Just in case later readers — like us — might question whether the Marys were imagining things in their grief and fear, Matthew’s gospel gives them at least two — and possibly more — big, strong, reliable male witnesses: For fear of the angel, Matthew’s gospel tells us, the guards shook and became like dead men. Nothing at all was going as people expected.
The angel tells the Marys not to be afraid, that Jesus isn’t in the tomb and gives them the plan: Go tell the guys, the angel says, that Jesus was raised from the dead, and get yourselves up to Galilee quickly. Jesus will meet you there. As they leave the tomb, scared out of their wits and overjoyed at the same time, they meet Jesus and he speaks to them, repeating the angel’s instruction about getting up to Galilee.
After the disorientation, fear, and grief of our Lent under COVID, I can really relate to the disciples’ and the Marys’ fear, confusion, and need for light to shine into the darkness. Maybe I am coming from Good Friday and Holy Saturday — from the dark space by the rock-cut tomb. My father died this last Tuesday of Holy Week, and was buried on Good Friday. Maybe I have walked more closely with the Marys this Holy Week because of the timing of my personal experience.
But maybe all of us share a different perspective this year, because of our dislocation in time, schedule, and expectation. Our plans have changed, our story is not turning out like we thought it would. Many schools will reopen this school year, graduations have been postponed, and weddings have been rescheduled. We are disoriented, maybe scared, and we don’t know what to expect. And we ache — just ache — for the hope and light of Easter.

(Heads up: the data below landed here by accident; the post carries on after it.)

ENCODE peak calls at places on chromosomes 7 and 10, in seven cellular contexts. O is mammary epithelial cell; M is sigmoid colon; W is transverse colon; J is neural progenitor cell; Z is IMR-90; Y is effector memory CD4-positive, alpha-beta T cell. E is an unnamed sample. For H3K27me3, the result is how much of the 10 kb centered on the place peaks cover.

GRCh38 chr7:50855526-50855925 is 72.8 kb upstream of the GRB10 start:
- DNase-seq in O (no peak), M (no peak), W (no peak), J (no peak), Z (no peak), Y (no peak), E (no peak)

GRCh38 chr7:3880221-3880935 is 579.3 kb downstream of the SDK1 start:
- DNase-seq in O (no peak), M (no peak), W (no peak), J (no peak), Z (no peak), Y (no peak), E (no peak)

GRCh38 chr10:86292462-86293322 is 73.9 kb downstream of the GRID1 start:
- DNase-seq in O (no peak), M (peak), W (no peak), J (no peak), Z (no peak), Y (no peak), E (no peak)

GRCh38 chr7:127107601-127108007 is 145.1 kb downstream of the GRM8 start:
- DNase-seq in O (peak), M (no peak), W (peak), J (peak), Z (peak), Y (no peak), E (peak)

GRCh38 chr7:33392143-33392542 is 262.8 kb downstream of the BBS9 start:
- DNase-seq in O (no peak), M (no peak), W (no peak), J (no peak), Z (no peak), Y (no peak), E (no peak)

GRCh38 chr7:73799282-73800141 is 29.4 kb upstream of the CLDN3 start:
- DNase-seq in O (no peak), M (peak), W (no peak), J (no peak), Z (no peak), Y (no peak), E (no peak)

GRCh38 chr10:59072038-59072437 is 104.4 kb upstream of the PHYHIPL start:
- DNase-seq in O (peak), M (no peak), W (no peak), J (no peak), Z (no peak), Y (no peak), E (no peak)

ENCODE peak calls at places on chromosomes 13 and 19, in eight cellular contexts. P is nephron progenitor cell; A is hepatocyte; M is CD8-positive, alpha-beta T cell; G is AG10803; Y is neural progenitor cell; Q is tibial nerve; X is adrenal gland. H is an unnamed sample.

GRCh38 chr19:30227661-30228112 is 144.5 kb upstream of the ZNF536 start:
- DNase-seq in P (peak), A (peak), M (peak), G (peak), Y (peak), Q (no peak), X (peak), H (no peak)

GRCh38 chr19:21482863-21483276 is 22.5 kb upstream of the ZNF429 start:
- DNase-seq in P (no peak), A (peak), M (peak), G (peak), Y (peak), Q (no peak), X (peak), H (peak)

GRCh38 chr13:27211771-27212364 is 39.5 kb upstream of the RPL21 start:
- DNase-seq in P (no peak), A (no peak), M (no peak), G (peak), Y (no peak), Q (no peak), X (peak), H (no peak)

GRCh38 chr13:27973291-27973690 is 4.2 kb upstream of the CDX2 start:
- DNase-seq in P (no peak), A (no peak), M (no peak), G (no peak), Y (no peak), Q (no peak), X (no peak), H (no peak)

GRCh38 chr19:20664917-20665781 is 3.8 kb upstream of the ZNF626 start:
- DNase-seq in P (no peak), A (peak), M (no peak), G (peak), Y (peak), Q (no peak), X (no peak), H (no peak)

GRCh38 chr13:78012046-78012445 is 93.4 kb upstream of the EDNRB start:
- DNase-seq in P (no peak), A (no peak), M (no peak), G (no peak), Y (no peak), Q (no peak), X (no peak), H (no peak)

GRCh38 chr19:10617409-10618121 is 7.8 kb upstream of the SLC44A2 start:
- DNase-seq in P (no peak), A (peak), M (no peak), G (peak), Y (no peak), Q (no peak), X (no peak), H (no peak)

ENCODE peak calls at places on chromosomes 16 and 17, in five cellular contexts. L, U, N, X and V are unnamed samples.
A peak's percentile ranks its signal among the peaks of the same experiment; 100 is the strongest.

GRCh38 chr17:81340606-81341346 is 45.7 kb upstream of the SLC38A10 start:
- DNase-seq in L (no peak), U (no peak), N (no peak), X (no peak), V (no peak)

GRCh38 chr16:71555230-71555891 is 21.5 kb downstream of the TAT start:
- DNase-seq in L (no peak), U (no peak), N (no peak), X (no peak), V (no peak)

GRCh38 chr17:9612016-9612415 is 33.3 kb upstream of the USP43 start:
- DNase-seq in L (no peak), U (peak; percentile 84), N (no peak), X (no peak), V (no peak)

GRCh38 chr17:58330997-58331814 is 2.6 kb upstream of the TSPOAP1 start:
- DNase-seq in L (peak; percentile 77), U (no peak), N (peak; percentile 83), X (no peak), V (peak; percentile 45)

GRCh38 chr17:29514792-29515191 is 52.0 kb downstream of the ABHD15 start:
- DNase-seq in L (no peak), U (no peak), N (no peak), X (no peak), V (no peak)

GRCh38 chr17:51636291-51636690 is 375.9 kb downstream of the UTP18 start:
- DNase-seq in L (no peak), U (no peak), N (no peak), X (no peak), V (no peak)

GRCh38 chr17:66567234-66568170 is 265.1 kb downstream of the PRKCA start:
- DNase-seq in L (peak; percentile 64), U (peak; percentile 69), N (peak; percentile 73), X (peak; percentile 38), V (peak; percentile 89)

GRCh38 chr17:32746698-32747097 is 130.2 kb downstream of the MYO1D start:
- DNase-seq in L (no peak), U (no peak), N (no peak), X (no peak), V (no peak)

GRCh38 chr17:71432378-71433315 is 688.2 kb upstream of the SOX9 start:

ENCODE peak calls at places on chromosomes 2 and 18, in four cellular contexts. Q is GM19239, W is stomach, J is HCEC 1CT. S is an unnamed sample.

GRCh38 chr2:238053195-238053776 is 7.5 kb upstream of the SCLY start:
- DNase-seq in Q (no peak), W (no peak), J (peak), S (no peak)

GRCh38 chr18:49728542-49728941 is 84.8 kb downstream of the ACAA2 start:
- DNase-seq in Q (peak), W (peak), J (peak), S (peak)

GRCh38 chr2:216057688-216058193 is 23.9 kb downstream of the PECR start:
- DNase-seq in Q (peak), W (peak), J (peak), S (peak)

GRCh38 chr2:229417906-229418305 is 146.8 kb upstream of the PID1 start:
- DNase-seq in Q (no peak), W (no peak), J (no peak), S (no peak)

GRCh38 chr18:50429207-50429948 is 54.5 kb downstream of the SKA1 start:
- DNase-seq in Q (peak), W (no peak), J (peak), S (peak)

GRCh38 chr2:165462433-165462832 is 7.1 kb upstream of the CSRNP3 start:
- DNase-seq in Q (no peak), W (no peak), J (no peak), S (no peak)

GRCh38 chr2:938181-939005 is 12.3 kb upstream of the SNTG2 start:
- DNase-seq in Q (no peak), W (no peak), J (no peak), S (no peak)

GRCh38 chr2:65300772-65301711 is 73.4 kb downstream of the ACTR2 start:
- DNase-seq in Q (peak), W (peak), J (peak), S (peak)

And just like that, it’s here. It may be a while yet before we are out of our houses and don’t have to keep physical distance, but Jesus is risen and walking among us. Even — and especially — in these disorienting times, the graces of community, and caring for one another, bring new life and affirm God’s presence.
And even though it may be a while yet before we are out of our houses and back to our regular schedules and lives, there are things we can see and know about the resurrection. You may have noticed a low motor sound as we’ve worshiped here for Palm Sunday, Maundy Thursday, Good Friday, and now Easter. That holy hum is the incubator from Casey Farm. We’re hatching baby chicks in about 16 days, and I am the Mother Hen during our time of EDS Online. And we’re sprouting seeds for the garden, inside in sunny windows. The children show me how their beans and lettuce and flowers are sprouting in starter trays every morning, ready to be planted outside as the weather warms.
Even thought it’s already Easter, sometimes it just takes a little longer to see the change. Jesus tells the Marys to send the disciples up to Galilee to see what will happen next. And we wait a little longer for the eggs to hatch — or for the seeds to sprout — but Easter has come. Amen